"Delaney & Bonnie & Friends (1967 - 72) is one of those groups that, notwithstanding respectable sales (including two top 20 hit singles) and a loyal following that included high-profile fans such as George Harrison, Eric Clapton, Traffic, Jimi Hendrix, the Stones, and numerous others, have largely been forgotton since their breakup despite a body of work that was undeniably influential in terms of moving rock 'n' roll away from the excesses of late-period psychedelia and towards a more emotionally direct approach, rooted in soul, r&b, early rock 'n' roll, and gospel music. This change in direction is best illustrated by Eric Clapton, who was so impressed by D&B's second album that he invited the band to open Blind Faith's 1969 tour. The guitarist was deeply affected by the spirit of their music, to the extent that along with The Band's epochal "Big Pink" Delaney & Bonnie are the clearest catalysts in Clapton's radical change in direction, away from what he saw as the formless excesses of Cream. Not only did Clapton tour and record with D&B during 1969 - 70, he hired the couple's band (Bobby Whitlock, Carl Radle, Jim Gordon) to form Derek & The Dominos. Some bands (the Velvets, Stooges, Love, mid-70s Miles Davis) with only middling commercial success gain a posthumous aura of hipness (often thanks to one or more member's subsequent solo success) and attract a steady stream of new fans from subsequent generations, whereas others fall through the cracks, due to lack of airplay, name-dropping by hip 'zines and younger musicians, or albums that place in critics' all-time-best lists, not to mention an available body of work, all of which might attract curious music fans. D&B, sadly, fall into the latter category. I don't remember the last time I heard anything by them on the radio. A glance some of the superstars who played with Delaney (b. 1939, a session musician and member of TV's mid-60s "Shindig" house band) and Bonnie (b. 1944, and the first white Ikette) reads like a who's who of the era's greats: Clapton, obviously; Duane Allman, Dave Mason (Traffic), George Harrison, Bobby Keys (longtime Stones sax player), King Curtis, Little Richard, Gram Parsons, Sneaky Pete, Leon Russell, Billy Preston and Jim Dickinson are just a few of the superb musicians that played with the couple during their too-short career, which began at Stax in 1968 and ended with the couple's breakup in 1972. During those four years D&B issued "Home" (Stax, 1968), "Accept No Substitute" (Elektra, 1969), "On Tour With Eric Clapton" (Atco, 1970), "To Bonnie From Delaney" (Atco, 1970), "Motel Shot" (Atco, 1971), and "D&B Together" (Columbia, 1972). In recent years the Stax debut and the final Columbia album have been reissued in expanded, remastered editions, and Collector's Choice reissued an unadorned CD of the Elektra album, but none of the Atco material has been upgraded for CD, and only the live album has remained in print (in a so-so 1980s transfer). Remarkably, many of Clapton's projects of the era (Cream's "Disreali Gears", "Eric Clapton", the solo debut produced by Delaney, both Dominos sets) have been reissued in 2-CD 'deluxe editions' yet the high-energy "On Tour" set has yet to even be remastered. Atco issued their best-of in late 1972, and Rhino's CD version has been out for at least 15 years. It remains the only compilation representing the range of Delaney & Bonnie's work for three different labels. As such it is an excellent introduction, sonic limitations notwithstanding. The band's hit singles are all included: 'Soul Shake'/'Free The People', which reached #43 in 8/70; 'Never Ending Song Of Love', #13, 5/71; 'Only You Know and I Know, #20, 9/71; 'Move 'Em Out', #59, 1/72, as well as lower charting singles and key album tracks. These are all soulful, rocking gems, performed with heart and passion. Like all the group's work there is nary a whiff of pretentiousness or excess. Delaney & Bonnie performed with a palpable love of music and the implicit notion that music is an integral part of life. The soul and spirit that infused their work remains infectious. Bonnie rates with the finer rock/soul singers of her day, and Delaney functions as second vocalist and - more importantly - bandleader/producer. And they sure knew how to put together great bands. Take a chance on this compilation if you care about great rock 'n' roll. It is a fine representation. Should you want the original albums check out "Home" (Stax/ reissued 2006, with 6 bonus cuts), "Accept No Substitute" (reissued 2002, perhaps their most consistent studio album), or "D&B Together" (Legacy/reissued 2003, w/ 6 bonus cuts from the couple's post-D&B solo albums), all still in print. The Atco material, including the powerful live set, is still around on vinyl at reasonable prices in used record stores, if you have a turntable, and they were all made during the era of heavy, well-pressed vinyl, with thick-cardboard, textured covers, and gatefolds. Postscript: Sadly, I heard Delaney Bramlett died recently at age 69. Without Delaney's leadership of D&B the post-'60s career of Eric Clapton, for one, would have been very different. Bramlett (and The Band's "Big Pink") led EC to rethink the overamped flash and occasional excesses of Cream (live especially), and to embrace an earthier, song-oriented, and soulful approach. Clapton famously raided D&B's band to form Derek & The Dominos. Though largely forgotton in recent years - their major Atlantic catlog never issued on CD in the US - their influence on The Beatles, Clapton, Gram Parsons, and southern rock is indisputible. RIP, Lest we forget"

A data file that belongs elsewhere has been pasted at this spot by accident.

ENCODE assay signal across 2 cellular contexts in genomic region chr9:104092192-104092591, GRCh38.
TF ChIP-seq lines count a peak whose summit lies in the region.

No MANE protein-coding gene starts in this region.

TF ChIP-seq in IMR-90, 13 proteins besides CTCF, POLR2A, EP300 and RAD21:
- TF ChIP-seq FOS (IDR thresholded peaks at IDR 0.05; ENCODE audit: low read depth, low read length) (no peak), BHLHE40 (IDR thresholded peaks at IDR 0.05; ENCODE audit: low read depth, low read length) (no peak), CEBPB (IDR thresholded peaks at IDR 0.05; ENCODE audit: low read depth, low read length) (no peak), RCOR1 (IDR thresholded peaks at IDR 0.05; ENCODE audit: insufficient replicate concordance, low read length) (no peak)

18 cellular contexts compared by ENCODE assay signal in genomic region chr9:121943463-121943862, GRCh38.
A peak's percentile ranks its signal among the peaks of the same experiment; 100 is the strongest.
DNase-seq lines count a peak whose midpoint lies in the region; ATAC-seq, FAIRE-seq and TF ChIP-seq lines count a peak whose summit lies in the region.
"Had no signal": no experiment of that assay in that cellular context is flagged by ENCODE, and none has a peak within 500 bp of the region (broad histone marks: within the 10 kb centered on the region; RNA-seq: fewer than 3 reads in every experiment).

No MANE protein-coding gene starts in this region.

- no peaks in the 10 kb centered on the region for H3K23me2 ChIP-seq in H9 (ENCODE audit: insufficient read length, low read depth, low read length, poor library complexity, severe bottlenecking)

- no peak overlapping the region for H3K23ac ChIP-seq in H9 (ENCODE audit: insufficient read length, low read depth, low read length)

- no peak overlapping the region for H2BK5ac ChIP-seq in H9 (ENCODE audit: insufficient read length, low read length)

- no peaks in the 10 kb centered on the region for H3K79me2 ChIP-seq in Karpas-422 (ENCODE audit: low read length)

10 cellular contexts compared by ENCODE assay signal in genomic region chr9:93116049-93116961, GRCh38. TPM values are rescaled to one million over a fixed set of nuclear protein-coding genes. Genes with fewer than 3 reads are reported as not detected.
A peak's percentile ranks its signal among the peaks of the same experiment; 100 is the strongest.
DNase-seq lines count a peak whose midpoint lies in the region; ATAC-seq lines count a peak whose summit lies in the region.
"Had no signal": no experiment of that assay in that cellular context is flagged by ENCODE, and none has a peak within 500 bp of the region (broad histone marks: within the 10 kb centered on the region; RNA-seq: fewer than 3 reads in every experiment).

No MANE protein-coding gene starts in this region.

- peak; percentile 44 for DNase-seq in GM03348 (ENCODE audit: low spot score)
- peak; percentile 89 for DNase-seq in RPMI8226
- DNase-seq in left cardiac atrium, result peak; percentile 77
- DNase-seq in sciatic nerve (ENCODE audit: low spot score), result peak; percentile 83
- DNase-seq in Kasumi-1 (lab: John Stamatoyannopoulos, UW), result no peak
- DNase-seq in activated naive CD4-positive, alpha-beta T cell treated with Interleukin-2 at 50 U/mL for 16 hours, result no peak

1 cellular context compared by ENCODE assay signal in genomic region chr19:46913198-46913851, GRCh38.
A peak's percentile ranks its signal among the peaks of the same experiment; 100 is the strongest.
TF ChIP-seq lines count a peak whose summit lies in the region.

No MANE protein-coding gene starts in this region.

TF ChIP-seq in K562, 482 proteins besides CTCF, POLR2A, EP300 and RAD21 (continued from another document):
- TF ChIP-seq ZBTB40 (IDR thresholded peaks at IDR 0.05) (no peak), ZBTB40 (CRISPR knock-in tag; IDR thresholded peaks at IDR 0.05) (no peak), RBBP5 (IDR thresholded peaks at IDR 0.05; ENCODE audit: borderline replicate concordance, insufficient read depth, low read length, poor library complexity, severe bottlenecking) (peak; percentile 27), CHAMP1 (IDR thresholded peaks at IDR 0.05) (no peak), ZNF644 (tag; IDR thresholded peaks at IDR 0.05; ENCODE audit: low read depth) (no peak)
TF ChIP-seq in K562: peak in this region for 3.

Compelling Rock/R&B/Soul with an all star cast